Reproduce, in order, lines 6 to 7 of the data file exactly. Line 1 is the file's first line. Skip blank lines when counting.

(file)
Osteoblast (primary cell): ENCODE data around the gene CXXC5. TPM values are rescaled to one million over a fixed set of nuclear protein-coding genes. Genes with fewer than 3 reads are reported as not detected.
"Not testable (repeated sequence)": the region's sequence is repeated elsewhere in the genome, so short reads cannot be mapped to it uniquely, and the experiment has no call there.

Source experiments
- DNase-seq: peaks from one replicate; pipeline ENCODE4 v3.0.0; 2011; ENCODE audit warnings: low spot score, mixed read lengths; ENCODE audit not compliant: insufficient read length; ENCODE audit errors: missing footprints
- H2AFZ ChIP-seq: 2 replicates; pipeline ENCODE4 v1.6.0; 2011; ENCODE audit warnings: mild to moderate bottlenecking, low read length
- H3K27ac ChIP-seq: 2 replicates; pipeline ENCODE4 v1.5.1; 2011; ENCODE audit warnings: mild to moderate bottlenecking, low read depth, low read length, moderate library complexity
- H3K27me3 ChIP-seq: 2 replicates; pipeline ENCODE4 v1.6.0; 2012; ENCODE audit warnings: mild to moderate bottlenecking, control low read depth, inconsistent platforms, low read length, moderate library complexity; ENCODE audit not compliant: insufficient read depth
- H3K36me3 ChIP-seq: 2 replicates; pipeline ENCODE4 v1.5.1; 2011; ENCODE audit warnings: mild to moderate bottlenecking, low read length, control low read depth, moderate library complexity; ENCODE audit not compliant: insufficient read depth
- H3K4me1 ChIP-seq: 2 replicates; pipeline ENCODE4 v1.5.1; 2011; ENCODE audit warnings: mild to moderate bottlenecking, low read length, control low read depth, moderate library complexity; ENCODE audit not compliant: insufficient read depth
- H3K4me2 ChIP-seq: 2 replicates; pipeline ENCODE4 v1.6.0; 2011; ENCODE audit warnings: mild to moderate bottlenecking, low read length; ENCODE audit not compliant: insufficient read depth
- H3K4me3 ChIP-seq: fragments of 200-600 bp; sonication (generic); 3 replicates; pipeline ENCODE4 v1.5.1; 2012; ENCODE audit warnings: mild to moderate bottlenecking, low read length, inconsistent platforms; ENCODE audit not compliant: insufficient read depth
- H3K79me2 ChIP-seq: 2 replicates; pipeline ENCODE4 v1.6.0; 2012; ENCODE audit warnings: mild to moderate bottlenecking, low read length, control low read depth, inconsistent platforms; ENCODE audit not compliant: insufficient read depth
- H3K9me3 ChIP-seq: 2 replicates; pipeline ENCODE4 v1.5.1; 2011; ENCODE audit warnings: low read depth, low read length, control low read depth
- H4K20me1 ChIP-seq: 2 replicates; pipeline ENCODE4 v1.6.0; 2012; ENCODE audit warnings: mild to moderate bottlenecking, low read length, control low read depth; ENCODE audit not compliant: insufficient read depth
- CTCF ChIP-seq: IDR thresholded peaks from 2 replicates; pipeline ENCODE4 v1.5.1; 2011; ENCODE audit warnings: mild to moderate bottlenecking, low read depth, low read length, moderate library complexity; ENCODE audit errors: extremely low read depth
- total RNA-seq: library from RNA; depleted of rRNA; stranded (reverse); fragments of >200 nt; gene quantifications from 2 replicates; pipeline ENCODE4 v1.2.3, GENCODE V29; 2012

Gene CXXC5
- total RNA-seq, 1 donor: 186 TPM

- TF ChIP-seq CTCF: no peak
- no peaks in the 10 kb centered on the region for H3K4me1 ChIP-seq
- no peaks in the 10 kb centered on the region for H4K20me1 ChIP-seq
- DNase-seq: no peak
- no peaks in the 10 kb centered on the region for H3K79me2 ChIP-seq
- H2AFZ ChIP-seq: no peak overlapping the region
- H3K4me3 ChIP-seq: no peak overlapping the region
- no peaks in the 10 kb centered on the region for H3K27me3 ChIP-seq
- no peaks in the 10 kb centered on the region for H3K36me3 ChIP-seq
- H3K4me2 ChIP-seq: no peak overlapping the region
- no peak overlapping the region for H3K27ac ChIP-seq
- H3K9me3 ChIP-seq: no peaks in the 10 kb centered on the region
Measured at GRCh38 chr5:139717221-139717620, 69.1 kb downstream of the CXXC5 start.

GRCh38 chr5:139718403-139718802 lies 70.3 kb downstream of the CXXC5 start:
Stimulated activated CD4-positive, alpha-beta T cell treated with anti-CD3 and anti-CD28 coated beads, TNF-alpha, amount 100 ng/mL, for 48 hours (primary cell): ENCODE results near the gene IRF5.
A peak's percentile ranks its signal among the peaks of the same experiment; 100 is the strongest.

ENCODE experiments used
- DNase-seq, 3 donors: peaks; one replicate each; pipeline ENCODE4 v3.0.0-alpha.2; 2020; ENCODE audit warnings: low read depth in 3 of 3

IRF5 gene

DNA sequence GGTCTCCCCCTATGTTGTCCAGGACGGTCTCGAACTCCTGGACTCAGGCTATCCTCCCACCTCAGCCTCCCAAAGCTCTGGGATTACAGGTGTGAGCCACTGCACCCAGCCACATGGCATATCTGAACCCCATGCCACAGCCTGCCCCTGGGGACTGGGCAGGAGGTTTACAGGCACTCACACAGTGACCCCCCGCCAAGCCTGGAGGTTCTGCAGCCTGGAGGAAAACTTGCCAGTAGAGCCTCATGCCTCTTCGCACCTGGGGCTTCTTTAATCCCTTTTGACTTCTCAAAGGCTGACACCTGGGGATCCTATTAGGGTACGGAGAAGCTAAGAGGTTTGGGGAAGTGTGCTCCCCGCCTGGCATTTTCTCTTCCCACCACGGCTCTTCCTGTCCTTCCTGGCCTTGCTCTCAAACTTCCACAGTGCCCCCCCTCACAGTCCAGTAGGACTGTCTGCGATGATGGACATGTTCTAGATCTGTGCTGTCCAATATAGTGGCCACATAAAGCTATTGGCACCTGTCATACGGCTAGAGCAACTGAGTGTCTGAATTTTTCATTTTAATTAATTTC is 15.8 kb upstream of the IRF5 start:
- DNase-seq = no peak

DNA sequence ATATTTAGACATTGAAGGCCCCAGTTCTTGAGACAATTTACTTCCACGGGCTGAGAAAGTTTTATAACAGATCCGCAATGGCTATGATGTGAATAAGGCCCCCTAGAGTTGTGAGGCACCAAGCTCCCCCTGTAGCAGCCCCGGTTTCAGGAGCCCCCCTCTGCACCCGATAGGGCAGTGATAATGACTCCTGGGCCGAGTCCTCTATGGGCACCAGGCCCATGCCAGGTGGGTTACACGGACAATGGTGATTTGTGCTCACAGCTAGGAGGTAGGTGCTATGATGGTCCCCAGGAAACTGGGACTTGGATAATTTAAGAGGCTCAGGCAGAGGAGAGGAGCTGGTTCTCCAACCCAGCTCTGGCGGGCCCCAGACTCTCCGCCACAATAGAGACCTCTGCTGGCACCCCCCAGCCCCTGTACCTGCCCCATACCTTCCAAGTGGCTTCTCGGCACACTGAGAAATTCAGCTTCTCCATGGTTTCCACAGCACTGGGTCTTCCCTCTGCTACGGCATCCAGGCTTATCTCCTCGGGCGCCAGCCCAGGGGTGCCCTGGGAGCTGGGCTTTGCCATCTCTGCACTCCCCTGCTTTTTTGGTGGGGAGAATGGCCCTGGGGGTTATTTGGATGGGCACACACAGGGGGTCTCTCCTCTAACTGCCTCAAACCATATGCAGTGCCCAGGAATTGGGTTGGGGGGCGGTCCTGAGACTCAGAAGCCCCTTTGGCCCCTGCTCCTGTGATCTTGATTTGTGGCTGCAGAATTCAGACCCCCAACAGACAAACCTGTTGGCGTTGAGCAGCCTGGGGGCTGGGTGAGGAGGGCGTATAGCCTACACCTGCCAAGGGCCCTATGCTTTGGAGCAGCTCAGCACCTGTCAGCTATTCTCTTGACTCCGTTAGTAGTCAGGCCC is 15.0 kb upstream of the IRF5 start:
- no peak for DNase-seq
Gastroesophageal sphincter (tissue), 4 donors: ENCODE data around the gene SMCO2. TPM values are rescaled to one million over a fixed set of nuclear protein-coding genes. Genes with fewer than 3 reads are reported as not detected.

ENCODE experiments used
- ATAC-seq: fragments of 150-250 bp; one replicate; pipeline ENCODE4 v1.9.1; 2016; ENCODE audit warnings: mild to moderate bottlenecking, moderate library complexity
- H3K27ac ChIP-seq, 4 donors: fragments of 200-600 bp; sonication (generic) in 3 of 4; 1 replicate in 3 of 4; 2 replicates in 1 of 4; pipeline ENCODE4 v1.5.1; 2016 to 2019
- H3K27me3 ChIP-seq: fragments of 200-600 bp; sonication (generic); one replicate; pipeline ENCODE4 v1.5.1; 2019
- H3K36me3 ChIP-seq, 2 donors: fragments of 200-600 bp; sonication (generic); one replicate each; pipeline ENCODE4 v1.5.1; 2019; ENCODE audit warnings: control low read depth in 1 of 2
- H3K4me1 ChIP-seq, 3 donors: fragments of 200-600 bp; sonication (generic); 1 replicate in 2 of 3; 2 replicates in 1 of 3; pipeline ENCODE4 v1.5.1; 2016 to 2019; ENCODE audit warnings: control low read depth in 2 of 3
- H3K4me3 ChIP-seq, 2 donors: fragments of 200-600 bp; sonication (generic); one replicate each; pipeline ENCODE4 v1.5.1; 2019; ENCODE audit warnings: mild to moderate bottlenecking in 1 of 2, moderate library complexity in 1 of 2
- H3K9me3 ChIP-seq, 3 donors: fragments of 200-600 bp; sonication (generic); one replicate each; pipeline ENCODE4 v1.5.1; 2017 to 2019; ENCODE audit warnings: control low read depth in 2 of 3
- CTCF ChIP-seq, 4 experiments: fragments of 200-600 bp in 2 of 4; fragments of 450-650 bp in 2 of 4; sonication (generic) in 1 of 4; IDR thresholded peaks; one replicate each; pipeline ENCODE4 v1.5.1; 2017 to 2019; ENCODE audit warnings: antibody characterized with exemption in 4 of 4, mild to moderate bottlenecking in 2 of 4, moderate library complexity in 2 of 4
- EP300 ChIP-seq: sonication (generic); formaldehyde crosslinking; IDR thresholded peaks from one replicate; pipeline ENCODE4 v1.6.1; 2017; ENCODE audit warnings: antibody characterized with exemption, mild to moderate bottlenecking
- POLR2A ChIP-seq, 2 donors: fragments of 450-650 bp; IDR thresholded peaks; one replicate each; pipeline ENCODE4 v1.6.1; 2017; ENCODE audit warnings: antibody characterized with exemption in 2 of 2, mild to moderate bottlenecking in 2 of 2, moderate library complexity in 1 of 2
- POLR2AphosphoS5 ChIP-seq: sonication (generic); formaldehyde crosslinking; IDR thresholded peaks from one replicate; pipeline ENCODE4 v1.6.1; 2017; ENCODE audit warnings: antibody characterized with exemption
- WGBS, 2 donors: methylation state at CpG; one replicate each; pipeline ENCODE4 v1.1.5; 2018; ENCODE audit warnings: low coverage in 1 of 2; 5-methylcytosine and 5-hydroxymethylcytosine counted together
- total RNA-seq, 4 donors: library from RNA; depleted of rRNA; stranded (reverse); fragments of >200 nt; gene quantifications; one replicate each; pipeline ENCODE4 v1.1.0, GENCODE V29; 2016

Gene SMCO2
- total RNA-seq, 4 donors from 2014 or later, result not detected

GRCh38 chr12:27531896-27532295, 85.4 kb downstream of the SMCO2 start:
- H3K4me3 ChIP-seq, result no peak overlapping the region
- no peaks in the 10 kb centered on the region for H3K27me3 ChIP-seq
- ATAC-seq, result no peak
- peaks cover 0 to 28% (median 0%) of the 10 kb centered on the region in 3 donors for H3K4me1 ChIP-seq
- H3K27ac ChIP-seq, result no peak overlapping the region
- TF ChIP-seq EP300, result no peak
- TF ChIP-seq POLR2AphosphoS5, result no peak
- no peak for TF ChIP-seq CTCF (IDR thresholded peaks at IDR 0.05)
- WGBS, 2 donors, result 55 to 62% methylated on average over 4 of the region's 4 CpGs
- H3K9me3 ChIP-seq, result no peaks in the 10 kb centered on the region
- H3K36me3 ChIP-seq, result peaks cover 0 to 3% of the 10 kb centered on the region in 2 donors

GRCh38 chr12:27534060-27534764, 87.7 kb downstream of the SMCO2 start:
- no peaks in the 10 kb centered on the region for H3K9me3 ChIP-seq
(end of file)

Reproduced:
- H3K27ac ChIP-seq: 2 replicates; pipeline ENCODE4 v1.5.1; 2011; ENCODE audit warnings: mild to moderate bottlenecking, low read depth, low read length, moderate library complexity
- H3K27me3 ChIP-seq: 2 replicates; pipeline ENCODE4 v1.6.0; 2012; ENCODE audit warnings: mild to moderate bottlenecking, control low read depth, inconsistent platforms, low read length, moderate library complexity; ENCODE audit not compliant: insufficient read depth